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Vikas Shah's quest for getting the answers right

In 'Thought Economics', Vikas Shah asks simple yet thought-provoking questions, and elicits a range of answers from the who’s-who of the world

Chess grandmaster Garry Kasparov talks about democracy being taken for granted by generations, leading to the rise of populist leaders, in Shah's book. (Getty Images)

A good question, asked right, can get to the heart of the matter and elicit the most evocative, controversial or inspiring answers. Or, as Krista Tippett of the podcast On Being says, “answers mirror the questions they rise, or fall, to meet”. In Thought Economics: Conversations with the Remarkable People Shaping our Century, Vikas Shah essentially asks good questions, and prompts answers that run the range of poignant to provocative from the who’s-who of the world.

For close to 15 years, British-Indian entrepreneur and philanthropist Shah has been speaking to a range of public figures—from Nobel prize winners, business leaders, politicians and writers to artists, sportspersons, economists and spiritual leaders—and posting the thought-provoking, long-format interviews on his website. He’s now compiled the best of those interviews—as a pandemic project, as he informs us in the introduction—into a book. Shah’s interviews began as a means to satisfy his own curiosity about how the world works, and it’s morphed into conversations about economy, conflict, culture, technology and what it means to be alive.

Thought Economics: Conversations with the Remarkable People Shaping Our Century by Vikas Shah, Michael O'Mara Books Ltd, 288 pages,  <span class='webrupee'>₹</span>550
Thought Economics: Conversations with the Remarkable People Shaping Our Century by Vikas Shah, Michael O'Mara Books Ltd, 288 pages, 550

In the seven sections—identity, culture, leadership, entrepreneurship, discrimination and injustice, conflict, and democracy—the views that come through are varied, sometimes even conflicting, and leaves a reader much to ponder on. Shah lets the answers sit, offering no opinion, judgement or context. He introduces the sections, and then lets the answers do the work. Some of the questions are most elemental to being human—what does it mean to have a life well lived, why do we write, do we need a world without borders—while others go deeper into aspects of adversity, identity, power, business and leadership. The questions seem simple but there’s nothing simplistic about the answers that bring out vitality of thought on everything from justice and love to fear and human rights.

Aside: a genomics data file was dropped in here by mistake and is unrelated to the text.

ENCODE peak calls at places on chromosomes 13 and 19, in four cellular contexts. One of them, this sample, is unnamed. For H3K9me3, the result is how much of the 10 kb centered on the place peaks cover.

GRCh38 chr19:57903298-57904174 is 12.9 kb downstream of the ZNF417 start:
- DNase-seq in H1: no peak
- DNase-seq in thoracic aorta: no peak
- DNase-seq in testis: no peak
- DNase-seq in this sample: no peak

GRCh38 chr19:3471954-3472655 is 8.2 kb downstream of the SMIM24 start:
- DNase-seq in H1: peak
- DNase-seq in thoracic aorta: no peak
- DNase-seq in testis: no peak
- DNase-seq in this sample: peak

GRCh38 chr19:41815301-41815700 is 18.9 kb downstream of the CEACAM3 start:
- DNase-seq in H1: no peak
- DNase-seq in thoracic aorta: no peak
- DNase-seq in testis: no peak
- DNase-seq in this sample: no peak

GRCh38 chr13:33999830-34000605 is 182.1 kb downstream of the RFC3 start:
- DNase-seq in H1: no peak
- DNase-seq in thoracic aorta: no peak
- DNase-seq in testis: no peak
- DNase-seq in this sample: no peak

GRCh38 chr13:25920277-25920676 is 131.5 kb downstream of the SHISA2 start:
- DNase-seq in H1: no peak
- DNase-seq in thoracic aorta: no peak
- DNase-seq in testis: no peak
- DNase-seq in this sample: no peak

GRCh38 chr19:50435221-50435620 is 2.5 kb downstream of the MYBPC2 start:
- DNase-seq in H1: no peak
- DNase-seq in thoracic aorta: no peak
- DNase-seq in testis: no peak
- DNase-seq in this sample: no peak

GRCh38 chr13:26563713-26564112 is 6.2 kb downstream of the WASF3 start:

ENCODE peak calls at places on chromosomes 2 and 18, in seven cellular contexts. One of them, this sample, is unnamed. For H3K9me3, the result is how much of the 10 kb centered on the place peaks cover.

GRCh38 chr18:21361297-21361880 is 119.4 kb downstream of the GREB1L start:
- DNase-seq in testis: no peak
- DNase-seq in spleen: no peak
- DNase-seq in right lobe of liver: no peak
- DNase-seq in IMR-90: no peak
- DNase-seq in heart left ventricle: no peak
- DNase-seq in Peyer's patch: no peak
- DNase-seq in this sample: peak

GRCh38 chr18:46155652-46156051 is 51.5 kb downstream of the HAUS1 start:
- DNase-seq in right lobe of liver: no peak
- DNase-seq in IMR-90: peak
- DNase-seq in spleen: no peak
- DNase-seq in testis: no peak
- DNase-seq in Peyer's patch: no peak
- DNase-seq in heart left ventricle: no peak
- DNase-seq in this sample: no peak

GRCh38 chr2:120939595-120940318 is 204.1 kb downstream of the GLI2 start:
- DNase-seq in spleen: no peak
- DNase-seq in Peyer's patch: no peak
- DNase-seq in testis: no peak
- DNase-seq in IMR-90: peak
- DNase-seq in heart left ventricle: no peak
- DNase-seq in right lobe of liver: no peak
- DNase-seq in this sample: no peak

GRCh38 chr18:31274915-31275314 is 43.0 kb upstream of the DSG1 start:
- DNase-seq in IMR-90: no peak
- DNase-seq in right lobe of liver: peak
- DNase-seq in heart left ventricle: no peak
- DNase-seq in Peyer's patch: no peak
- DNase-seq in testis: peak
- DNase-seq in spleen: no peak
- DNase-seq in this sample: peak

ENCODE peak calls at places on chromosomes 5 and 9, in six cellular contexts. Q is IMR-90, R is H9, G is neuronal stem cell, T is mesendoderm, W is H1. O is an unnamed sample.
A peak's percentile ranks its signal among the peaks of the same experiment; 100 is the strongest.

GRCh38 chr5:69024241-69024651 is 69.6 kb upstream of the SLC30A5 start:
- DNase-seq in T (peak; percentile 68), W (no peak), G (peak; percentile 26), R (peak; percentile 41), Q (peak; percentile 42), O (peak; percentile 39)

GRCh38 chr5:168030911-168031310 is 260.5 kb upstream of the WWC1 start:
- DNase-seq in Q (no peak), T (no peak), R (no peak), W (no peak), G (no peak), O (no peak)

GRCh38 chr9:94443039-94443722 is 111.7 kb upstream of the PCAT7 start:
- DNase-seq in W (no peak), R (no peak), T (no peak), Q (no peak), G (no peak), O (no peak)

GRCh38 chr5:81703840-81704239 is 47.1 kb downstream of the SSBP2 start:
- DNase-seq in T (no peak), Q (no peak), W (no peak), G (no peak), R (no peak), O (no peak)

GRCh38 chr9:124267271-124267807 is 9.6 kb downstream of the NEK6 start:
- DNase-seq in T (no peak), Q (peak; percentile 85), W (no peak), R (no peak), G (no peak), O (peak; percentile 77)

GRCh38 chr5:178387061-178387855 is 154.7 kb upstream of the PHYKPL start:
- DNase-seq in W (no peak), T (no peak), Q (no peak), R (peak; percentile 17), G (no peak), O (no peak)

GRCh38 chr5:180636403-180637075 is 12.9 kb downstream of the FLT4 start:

It’s not just domain experts who hold forth—chess grandmaster Garry Kasparov, for instance, talks about democracy being taken for granted by generations, leading to the rise of populist leaders. F1 champion Nico Rosberg connects lessons learnt on the grid to leadership in the business world. TV show host and adventurer Bear Grylls describes the way his team understands his unspoken fears before a logic-defying stunt, and can calm him with just a hand on the shoulder. Entrepreneurs and business leaders, like Sheryl Sandberg, N.R. Narayana Murthy, Richard Branson, Mark Cuban and Kiran Mazumdar-Shaw, stay firmly within their worlds of business, though it’s refreshing to hear musician will.i.am and designer Donna Karan talk about creativity in entrepreneurship.

This isn’t a book to read at one sitting, instead it’s one to dip into at will, pick and choose the questions and answers to read, and try to make sense of the world around us at a time when everything seems quite unstable. It’s open and honest conversations, which bring forth a range of opinions, that will ultimately help us understand one another better “rather than simply skim-reading enough to troll each other on Twitter,” as Shah writes in his introduction. And maybe, we’ll learn to ask better questions and listen generously.

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  • FIRST PUBLISHED
    14.05.2021 | 09:15 AM IST

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